“I don’t really know the answers, but there has to be a way to try and improve it somehow,” said Australia captain Pat Cummins. This, on the camera angles at play for third umpires to adjudicate low catches. The recently concluded Australia-South Africa series had seen multiple close calls go upstairs followed by decisions that were made without sufficient proof. With grey area on whether the fielder had caught the ball cleanly, without it making any contact with the ground or not.
Cummins mulled after the Sydney Test, “I think as it currently stands, it’s really hard to give a batter out. If there’s any kind of benefit of the doubt it goes his way. I think with a couple of camera angles really slow down it’s pretty hard to not find doubt somewhere.”
So, is there a scope for more, better camera angles to come into play? Can the technology have another upgrade to help the umpire better spot if there’s a gap between the fingers when the ball is caught? 3D cameras? Ball sensor technology? Live cricket director and broadcast consultant, Hemant Buch feels otherwise.
“Cricket runs on a lot of technology as it stands. The technology is pretty expensive, and not every board can afford to invest in it. This is why you find different camera specifications in different countries. Some productions have 3 times the number of cameras others do,” he tells The Indian Express.
Not out is the call!
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Buch, who has worked in cricket broadcasting for over two decades, further elaborates on the financial headache for broadcasters and cricket boards pertaining to tech advancements.
“Traditionally, the cost of technology (while used for decision making by ICC umpires) has been borne by broadcasters. Sometimes this has been covered by sponsorship, other times, it has been borne by the broadcaster in order to improve the quality of production. But again, very few broadcasters or boards make money out of enhancements, so it would be tough to do across the cricketing world. Unless of course, someone such as the ICC bears the cost via a universal sponsor.”
Buch reckons there are a few necessary questions that need to be asked before thinking of investing in any cricket tech for resolving the aforementioned.
Does this technology exist? Is it foolproof? If it does, Is it worth spending vast amounts of money for very few contentious decisions?
Let’s take ball-sensor technology. In March 2020, leading ball manufacturing company, Kookaburra had introduced ‘SmartBall’, embedded with a microchip to relay real time data on whether a bat has definitively nicked a ball, whether the ball has hit the grass on low catches, and improved tracking for DRS.
“If it boils down to one company manufacturing balls with sensors (as has been suggested), what happens to other ball manufacturers? What happens when the ball goes out of shape or its seam splits and you have to change it? How do you manage to find so many old balls with sensors?”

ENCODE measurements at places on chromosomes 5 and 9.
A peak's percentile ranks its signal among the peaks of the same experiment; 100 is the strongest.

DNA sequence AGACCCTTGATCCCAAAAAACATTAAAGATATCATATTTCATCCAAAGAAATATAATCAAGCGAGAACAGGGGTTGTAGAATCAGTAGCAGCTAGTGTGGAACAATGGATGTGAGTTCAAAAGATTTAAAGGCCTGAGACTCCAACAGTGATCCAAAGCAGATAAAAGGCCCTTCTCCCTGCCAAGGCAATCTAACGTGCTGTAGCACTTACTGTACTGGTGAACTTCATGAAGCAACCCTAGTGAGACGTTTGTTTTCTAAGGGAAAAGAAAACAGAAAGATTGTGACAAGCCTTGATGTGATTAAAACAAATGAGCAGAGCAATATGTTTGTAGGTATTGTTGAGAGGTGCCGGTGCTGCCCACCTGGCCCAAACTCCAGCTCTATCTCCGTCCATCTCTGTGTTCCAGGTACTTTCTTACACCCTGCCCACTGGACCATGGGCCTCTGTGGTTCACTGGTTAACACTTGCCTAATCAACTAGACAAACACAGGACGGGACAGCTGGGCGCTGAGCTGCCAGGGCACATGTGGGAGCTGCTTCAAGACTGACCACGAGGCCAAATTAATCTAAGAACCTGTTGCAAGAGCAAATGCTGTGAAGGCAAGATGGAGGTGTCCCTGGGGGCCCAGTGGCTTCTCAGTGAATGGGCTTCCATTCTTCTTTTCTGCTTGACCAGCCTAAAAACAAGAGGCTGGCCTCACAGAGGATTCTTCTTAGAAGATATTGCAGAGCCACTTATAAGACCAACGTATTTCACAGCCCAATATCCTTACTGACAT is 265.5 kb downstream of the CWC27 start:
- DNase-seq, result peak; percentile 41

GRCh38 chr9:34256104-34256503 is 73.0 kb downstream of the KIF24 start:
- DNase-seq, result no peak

Buch further adds, “Also, how does it compute the clean catch? If a blade of grass touches the ball between the fingers, is it a drop? Is it a catch? Or does it need to be on the ground fully? “I fear it will create more problems than solve.”
What about three dimensional cameras? An umpire would surely have a better view of the incident.
“3D cameras could definitely help, but where is the 3D transmission? Would we spend so much money so that one TV umpire gets a 3D view? Because none of us will see the coverage in 3D at home. Isn’t that overkill? And are the costs justified?”
Buch also adds that while thinking of technological advancements, the variable financial brackets for cricket boards need to be considered. “Remember, Test cricket is not just played in 4 or 5 nations. Think of how all full members can justify these costs,” Buch adds.
The hard soft signal issue
Prior to the Australia-South Africa series, there was Pakistan-England. The dismissal of Saud Shakeel (94 off 213) on day five was seen as a pivotal moment in the second Test. With Pakistan requiring 45 runs to win with four wickets in hand, Shakeel looked in good position to help level the series 1-1. Before he edged a short delivery down the leg side. A low diving catch to the left from wicketkeeper Ollie Pope. Or was it?
The on-field umpires went up to the third umpire Joel Wilson. Aleem Dar had deemed the soft signal as out. The replay displayed Pope’s fingers not completely under the ball, which seemed close to touching the ground. “Looks like the gloves are under it…..but I can’t tell exactly,” Joel Wilson conceded, looking for a better frame to rule out the possibility of the ball being grounded. With a lack of the same, he’d declare the take as a clean one.
Backlash followed on why soft signals inspired crucial calls in the modern game despite the presence of technology, which presented an equally compelling case in favor of the batter if not more.
As of its last revision in November 2022, Clause 2.2.2 of Appendix D in ICC’s World Test Championship playing conditions mentions, “If the third umpire advises that the replay evidence is inconclusive, the on-field decision communicated at the start of the consultation process shall stand.”
While the soft signal has been a thorne in low catch adjudication for cricket, there have been instances of big tournaments doing away with the same. In March 2021, Virat Kohli would ask, “Why there cannot be a sort of I don’t know call for the umpire?” The end of that month saw the IPL governing council opting to part ways with the practice of on field umpires providing a soft signal to the third umpire ahead of the 14th season of the league.
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